The Pacific Oyster is an invasive species. As it moves along the coast, it ‘colonises’ the rocky shoreline. And as with settler colonialism, this oyster comes to stay, picking off the prime spaces in the intertidal zone ensuring it gets maximum nutrition while displacing native Sydney Rock Oysters to rocky perches that are reached by sea and nutrients only at high tide.
Mitchell Gibbs, a Dunghutti man from Kempsey near Port Macquarie, NSW, is focusing his PhD research on oysters – especially oyster and oyster habitats on the Mid-North Coast of New South Wales. As this podcast reveals, his research is based firmly in scientific method, and it is threaded through with an intense interest in traditional Aboriginal oyster farming practices – practices that protected and enhanced oyster habitats and promoted sustainable harvesting.
Focusing on the stressors of climate change – ocean acidification and temperature – on oyster populations, Mitchell seeks to find out what impact they have on the next generations of oysters. Mitchell is keen to blend Indigenous knowledge and science systems with the Western scientific knowledge and approaches and looks at how they can move together in expanding our understanding of the world.
Episode 2 of The Re-(E)mergence of Nature in Culture series convened by Dr Christine Winter.
The Re-(E)mergence of Nature in Culture podcast series originated from a two-day symposium, the second of its kind. It’s an opportunity for Indigenous scholars and people working with Indigenous scholars and Indigenous peoples to come together, discuss the ways in which culture and nature are entwined in the philosophies, lives and strengths of indigenous peoples. Importantly, we reflect on the leadership these perspectives offer as the world faces multiple challenges such as climate change, pollution and associated biocultural destruction.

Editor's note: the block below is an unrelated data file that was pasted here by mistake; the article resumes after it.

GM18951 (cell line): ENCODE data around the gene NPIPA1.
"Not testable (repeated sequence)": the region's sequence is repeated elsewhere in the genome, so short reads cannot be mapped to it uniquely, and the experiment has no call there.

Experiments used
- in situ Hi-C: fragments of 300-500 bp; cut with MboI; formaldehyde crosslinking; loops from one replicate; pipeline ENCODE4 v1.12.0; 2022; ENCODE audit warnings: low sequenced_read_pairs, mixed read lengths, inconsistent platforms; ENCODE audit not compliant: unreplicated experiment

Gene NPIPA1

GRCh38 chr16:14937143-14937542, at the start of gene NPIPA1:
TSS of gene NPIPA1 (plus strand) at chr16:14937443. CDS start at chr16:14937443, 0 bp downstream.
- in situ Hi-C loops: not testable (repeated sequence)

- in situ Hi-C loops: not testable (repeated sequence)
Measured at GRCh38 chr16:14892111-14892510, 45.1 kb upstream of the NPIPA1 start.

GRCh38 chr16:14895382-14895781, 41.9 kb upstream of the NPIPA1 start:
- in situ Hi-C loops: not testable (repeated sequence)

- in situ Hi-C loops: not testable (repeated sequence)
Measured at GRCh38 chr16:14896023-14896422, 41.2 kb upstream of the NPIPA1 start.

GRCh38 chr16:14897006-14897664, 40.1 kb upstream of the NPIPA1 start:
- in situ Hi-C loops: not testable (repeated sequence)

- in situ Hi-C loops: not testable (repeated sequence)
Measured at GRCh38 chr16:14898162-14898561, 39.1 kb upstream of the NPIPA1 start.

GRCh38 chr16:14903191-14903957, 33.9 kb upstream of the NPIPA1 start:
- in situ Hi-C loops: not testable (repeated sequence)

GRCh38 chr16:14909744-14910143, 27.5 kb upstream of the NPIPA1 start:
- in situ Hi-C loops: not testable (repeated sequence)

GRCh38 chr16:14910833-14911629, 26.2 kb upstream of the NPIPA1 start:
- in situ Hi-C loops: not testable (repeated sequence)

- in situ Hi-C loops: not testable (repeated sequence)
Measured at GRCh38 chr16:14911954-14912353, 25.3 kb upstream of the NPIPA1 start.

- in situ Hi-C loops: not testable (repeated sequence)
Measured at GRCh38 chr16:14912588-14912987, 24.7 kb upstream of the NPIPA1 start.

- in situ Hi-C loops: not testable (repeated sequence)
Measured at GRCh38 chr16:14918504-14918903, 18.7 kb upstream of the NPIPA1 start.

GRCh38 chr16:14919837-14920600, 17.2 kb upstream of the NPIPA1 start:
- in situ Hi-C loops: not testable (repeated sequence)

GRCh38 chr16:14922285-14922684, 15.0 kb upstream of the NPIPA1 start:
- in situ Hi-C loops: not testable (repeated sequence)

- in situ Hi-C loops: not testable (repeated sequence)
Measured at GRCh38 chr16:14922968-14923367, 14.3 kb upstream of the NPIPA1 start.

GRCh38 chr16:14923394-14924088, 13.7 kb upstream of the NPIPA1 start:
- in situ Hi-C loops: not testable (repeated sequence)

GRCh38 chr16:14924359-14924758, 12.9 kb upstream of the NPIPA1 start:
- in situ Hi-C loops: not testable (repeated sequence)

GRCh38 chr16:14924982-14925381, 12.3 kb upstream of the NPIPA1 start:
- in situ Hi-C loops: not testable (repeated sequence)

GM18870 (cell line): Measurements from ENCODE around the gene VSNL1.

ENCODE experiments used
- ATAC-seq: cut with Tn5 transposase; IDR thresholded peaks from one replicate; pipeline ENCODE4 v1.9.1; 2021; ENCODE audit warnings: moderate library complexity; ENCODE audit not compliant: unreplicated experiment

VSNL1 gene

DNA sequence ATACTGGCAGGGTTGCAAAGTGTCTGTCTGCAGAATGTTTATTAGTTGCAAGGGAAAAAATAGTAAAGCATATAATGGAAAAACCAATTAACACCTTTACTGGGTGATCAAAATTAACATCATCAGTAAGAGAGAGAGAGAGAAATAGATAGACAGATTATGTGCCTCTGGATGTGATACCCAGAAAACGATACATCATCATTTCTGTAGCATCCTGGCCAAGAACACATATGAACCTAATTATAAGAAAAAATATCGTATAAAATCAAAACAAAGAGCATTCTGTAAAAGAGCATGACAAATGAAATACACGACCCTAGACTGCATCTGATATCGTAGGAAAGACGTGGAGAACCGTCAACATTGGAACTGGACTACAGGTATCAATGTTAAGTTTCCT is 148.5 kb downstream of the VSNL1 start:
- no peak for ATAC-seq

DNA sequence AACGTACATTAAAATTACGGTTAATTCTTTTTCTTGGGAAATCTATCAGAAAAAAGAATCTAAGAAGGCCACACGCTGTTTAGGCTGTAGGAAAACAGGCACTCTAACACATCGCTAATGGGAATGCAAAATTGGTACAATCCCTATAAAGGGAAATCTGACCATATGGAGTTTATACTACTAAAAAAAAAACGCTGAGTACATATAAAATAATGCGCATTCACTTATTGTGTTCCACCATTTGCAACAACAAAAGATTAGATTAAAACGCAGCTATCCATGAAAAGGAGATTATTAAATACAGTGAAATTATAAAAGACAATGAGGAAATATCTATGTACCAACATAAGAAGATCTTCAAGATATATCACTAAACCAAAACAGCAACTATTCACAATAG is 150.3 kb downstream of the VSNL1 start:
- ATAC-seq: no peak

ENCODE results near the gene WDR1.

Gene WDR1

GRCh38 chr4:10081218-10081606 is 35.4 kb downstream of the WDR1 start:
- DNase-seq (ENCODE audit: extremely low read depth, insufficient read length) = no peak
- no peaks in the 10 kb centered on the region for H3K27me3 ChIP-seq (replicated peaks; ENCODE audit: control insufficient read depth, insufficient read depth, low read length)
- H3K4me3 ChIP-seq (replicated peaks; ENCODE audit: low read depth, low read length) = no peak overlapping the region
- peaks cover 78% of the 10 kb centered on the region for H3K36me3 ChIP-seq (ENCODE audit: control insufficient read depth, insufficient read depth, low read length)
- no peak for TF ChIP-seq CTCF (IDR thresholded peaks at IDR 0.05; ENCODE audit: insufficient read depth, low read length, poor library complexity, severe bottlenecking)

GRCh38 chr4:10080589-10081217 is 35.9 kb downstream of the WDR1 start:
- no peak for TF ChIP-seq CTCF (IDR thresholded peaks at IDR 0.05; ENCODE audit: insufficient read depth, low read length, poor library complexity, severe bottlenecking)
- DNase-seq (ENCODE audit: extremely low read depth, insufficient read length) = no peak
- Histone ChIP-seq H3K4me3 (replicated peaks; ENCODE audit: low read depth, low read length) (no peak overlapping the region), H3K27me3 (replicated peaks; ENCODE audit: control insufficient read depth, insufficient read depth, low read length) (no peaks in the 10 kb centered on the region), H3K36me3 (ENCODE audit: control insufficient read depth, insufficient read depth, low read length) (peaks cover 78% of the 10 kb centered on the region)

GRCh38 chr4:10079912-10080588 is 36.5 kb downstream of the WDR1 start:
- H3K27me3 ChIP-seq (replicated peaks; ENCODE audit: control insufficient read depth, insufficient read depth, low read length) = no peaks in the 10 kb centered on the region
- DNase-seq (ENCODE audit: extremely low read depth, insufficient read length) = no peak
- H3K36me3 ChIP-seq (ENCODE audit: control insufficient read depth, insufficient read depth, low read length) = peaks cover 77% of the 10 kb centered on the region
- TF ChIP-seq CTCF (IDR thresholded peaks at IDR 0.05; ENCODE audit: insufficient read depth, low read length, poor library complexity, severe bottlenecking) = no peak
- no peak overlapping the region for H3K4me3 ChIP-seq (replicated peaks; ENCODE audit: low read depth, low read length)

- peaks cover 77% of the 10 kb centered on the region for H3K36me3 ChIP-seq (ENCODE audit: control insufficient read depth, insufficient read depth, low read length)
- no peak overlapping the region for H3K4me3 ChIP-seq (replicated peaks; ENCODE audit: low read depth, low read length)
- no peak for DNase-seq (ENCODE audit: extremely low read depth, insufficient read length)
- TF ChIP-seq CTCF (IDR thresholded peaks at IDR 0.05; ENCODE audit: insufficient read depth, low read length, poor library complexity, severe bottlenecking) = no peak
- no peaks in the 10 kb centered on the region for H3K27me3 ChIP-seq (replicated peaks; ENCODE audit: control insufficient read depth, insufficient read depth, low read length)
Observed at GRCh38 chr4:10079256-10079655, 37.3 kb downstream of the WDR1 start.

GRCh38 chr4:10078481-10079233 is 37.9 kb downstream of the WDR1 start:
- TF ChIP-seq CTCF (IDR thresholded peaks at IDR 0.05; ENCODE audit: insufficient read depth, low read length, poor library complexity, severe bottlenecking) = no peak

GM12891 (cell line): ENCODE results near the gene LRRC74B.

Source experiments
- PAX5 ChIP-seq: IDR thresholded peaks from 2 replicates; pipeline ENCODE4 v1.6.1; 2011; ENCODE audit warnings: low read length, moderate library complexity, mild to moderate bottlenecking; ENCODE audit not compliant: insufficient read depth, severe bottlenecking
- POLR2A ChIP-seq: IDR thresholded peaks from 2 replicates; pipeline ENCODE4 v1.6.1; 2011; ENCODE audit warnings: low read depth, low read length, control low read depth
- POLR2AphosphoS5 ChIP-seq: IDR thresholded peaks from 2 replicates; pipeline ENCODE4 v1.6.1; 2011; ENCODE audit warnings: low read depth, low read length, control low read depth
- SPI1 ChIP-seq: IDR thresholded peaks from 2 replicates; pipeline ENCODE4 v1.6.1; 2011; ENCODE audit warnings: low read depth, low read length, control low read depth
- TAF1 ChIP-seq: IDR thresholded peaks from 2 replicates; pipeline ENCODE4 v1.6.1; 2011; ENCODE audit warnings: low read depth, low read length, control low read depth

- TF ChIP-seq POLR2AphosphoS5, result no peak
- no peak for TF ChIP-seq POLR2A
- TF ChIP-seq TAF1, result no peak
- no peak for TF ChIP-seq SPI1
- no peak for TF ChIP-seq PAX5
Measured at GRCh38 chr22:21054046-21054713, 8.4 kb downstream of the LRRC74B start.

00:11 Understanding Oysters in a Warming World
02:55 Native vs. Invasive Species
06:35 Indigenous Aquaculture Practices
10:15 Restoring Lost Traditions
12:45 Navigating Conflicting Systems
16:00 Sustainability Rooted in Tradition
17:35 What can Science Learn from Indigenous Knowledge
21:50 Bridging the Divide Between Two Cultures
Mitchell Gibbs, a Dunghutti man from Kempsey near Port Macquarie, NSW, is currently undertaking his PhD at the University of Sydney School of Life and Environment Science. His research focuses on oysters – especially oyster and oyster habitats on the Mid-North Coast of New South Wales. Mitchell has a particular interest in traditional Aboriginal oyster farming practices – practices that protected and enhanced oyster habitats and promoted sustainable harvesting.